Mpingo: the Timber

Cross-section through an mpingo branch

Mpingo is renowned for its beautiful dark coloured heartwood which in the best timber is inky black, but ranges from dark brown to even an indigo-purple tint. It is considered to be the "finest of all turnery timbers, cutting most exactly and finishing to a brilliantly polished lustrous surface". The best quality timber can fetch up to $20,000 per cubic metre, twice the price of mahogany and teak. The wood is also incredibly hard and durable. So hard, in fact, that it blunts axes, and as a result the tree is seldom cut for firewood and is sometimes left standing in fields. It is difficult to saw or plane and cannot be screwed or nailed without first drilling.

Several factors are thought to affect the colour of the heartwood. Trees growing in close proximity to the sea often have much paler brown heartwood, which means that growth rings are visible. Brown coloured heartwood is confusingly sometimes known as "white mpingo". The darkest timber is thought to be produced when the tree is growing particularly slowly. Mpingo users have found that often the timber is darker towards the outside of the trunk.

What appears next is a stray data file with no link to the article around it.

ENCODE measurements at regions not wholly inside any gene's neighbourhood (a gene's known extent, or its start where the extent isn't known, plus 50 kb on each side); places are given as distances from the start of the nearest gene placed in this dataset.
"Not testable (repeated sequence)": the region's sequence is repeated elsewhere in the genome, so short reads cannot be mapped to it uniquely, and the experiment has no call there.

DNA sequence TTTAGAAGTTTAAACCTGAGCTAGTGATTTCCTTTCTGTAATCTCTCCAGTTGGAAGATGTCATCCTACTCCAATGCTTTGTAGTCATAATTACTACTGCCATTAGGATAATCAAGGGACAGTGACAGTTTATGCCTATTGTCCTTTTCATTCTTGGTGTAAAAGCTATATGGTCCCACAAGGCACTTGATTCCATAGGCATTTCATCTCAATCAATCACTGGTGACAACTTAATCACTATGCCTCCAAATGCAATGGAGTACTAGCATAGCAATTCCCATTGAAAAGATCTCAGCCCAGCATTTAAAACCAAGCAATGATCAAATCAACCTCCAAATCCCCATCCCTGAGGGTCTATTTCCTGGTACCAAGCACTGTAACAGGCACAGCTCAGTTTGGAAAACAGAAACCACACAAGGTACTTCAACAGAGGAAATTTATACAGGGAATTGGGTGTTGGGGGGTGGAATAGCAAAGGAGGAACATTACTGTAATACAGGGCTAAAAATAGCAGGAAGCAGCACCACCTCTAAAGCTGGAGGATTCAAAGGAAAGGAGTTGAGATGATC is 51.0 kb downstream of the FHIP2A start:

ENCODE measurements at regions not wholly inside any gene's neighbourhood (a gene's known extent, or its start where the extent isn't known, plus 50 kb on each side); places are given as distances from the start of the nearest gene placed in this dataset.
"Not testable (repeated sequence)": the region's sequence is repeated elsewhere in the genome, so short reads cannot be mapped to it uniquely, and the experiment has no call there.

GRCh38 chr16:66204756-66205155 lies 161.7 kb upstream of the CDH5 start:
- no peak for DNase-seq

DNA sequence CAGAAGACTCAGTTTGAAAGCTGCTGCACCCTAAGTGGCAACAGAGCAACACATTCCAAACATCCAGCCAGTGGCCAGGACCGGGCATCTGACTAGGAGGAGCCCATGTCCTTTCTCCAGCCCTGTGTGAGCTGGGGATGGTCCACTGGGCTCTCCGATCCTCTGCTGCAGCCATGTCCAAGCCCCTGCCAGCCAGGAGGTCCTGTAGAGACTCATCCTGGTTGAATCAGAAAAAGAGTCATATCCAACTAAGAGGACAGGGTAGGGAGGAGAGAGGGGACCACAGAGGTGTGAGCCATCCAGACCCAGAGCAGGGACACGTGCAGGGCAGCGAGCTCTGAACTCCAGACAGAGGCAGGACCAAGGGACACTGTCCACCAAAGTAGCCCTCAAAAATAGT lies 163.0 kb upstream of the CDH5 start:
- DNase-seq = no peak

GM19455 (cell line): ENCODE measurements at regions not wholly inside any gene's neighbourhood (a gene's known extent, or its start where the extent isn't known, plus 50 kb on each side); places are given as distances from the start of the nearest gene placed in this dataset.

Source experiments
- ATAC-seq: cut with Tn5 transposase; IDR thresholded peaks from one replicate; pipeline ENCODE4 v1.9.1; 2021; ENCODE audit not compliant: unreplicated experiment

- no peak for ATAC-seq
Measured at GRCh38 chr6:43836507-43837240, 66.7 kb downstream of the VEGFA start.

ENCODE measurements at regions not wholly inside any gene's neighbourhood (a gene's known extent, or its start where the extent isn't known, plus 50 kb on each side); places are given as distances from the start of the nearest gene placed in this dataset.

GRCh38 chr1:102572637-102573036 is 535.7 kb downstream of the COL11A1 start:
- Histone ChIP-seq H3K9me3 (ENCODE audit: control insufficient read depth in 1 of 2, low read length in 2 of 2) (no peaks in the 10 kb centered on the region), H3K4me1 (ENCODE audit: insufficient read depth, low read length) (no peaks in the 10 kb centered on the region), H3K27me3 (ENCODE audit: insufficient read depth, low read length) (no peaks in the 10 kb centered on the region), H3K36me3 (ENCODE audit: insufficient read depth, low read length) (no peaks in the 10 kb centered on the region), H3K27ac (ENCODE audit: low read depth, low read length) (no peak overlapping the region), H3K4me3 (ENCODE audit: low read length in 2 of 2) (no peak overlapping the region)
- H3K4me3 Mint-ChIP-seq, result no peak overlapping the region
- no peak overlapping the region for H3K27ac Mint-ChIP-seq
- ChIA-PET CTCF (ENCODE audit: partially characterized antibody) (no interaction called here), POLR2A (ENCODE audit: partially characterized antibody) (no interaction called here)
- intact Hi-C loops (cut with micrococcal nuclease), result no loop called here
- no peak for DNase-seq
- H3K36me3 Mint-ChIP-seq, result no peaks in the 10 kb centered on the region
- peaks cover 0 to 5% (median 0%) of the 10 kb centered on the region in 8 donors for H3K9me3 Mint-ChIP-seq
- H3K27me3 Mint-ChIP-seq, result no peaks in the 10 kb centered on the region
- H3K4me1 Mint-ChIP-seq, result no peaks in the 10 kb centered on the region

The heartwood is surrounded by a layer of cream coloured sapwood about 2cm thick, hence one of its many names: zebrawood. The sapwood is less dense than the heartwood, which can be as dense as 1.3g per cubic centimetre and sinks in water. The sapwood is significantly less resistant to termite and fungal damage. In comparison, the heartwood is resistant to biotic and abiotic agents of decay, although one species of boring beetle is known to attack it. After the tree has died the heartwood remains standing for many years.

Another name for Mpingo

Because of its dark heartwood, mpingo is frequently referred to as ebony, and mpingo is thought to be the original ebony used by the ancient Egyptians. However this is something of a misnomer; mpingo has little relationship with the true ebonies of the Ebenaceae family, and instead belongs to the rosewood genus, Dalbergia, in the pea family.